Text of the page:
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- How the Sounds of the Western World Changed
- Narrated by: Jamie Rennell
- Length: 8 hrs and 51 mins
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From the critically acclaimed author of Temperament, a narrative account of the most defining moments in musical history—classical and jazz—all of which forever altered Western culture
"A fascinating journey that begins with the origins of musical notation and travels through the centuries reaching all the way to our time.”—Semyon Bychkov, chief conductor and music director of the Czech Philharmonic
The invention of music notation by a skittish Italian monk in the eleventh century. The introduction of multilayered hymns in the Middle Ages. The birth of opera in a Venice rebelling against the church’s pious restraints. Baroque, Romantic, and atonal music; bebop and cool jazz; Bach and Liszt; Miles Davis and John Coltrane. In telling the exciting story of Western music’s evolution, Stuart Isacoff explains how music became entangled in politics, culture, and economics, giving rise to new eruptions at every turn, from the early church’s attempts to bind its followers by teaching them to sing in unison to the global spread of American jazz through the Black platoons of the First World War.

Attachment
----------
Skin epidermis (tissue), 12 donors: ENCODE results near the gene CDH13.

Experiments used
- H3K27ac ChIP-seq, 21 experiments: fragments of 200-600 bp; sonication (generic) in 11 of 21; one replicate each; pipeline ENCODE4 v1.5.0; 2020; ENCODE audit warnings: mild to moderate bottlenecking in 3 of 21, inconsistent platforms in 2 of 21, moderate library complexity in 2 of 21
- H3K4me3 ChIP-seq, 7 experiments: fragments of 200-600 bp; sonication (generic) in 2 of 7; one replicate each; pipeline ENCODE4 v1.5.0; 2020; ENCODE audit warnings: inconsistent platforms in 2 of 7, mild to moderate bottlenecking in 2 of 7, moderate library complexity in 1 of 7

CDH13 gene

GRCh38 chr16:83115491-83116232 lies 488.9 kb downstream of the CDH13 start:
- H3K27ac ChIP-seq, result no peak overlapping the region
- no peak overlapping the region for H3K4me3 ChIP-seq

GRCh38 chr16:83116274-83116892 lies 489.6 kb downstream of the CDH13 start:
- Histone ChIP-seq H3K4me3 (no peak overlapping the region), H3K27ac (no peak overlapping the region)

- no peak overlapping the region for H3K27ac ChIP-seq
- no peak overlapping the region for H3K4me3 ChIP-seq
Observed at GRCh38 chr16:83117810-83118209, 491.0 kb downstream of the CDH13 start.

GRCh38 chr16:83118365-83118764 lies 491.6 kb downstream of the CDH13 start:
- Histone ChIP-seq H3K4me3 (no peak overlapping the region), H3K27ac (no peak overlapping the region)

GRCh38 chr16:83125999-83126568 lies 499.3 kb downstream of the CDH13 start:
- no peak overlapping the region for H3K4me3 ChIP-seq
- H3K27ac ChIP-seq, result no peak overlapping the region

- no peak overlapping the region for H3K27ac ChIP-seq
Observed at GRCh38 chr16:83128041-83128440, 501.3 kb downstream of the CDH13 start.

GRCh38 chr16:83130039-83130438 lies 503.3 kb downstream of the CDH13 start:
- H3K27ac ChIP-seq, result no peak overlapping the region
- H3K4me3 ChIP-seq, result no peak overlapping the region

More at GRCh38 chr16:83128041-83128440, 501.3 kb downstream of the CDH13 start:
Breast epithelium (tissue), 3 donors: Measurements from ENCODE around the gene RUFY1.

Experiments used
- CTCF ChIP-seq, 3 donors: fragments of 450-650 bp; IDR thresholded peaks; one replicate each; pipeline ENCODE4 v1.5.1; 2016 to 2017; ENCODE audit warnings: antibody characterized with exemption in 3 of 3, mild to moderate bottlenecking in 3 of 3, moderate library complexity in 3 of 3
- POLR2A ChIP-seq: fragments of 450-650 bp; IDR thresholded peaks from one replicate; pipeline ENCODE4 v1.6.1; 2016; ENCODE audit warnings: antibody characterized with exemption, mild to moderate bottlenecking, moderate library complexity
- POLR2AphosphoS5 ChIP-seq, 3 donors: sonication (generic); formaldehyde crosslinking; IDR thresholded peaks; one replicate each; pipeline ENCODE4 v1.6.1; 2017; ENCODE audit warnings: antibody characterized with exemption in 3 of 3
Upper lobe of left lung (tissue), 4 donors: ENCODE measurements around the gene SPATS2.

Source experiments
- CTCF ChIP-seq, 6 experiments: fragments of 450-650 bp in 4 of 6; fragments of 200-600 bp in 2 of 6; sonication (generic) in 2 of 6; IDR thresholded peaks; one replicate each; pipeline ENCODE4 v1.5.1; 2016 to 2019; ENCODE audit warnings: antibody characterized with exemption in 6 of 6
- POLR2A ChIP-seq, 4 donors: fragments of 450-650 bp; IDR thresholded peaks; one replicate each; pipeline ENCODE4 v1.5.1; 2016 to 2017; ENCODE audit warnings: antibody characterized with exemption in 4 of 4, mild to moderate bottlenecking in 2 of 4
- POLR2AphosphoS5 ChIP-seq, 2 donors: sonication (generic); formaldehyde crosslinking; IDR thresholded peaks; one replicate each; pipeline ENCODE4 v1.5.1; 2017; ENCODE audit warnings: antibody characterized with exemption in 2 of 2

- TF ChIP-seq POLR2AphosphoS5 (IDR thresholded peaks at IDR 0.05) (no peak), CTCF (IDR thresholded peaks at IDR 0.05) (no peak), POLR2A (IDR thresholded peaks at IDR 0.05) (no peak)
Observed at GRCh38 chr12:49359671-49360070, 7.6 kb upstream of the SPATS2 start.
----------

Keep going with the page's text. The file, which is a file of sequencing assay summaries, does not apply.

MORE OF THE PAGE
The author investigates questions like: When does noise become music? How do musical tones reflect the natural laws of the universe? Why did discord become the primary sound of modernity? Musical Revolutions is a book replete with the stories of our most renowned musical artists, including notable achievements of people of color and women, whose paths to success were the most difficult.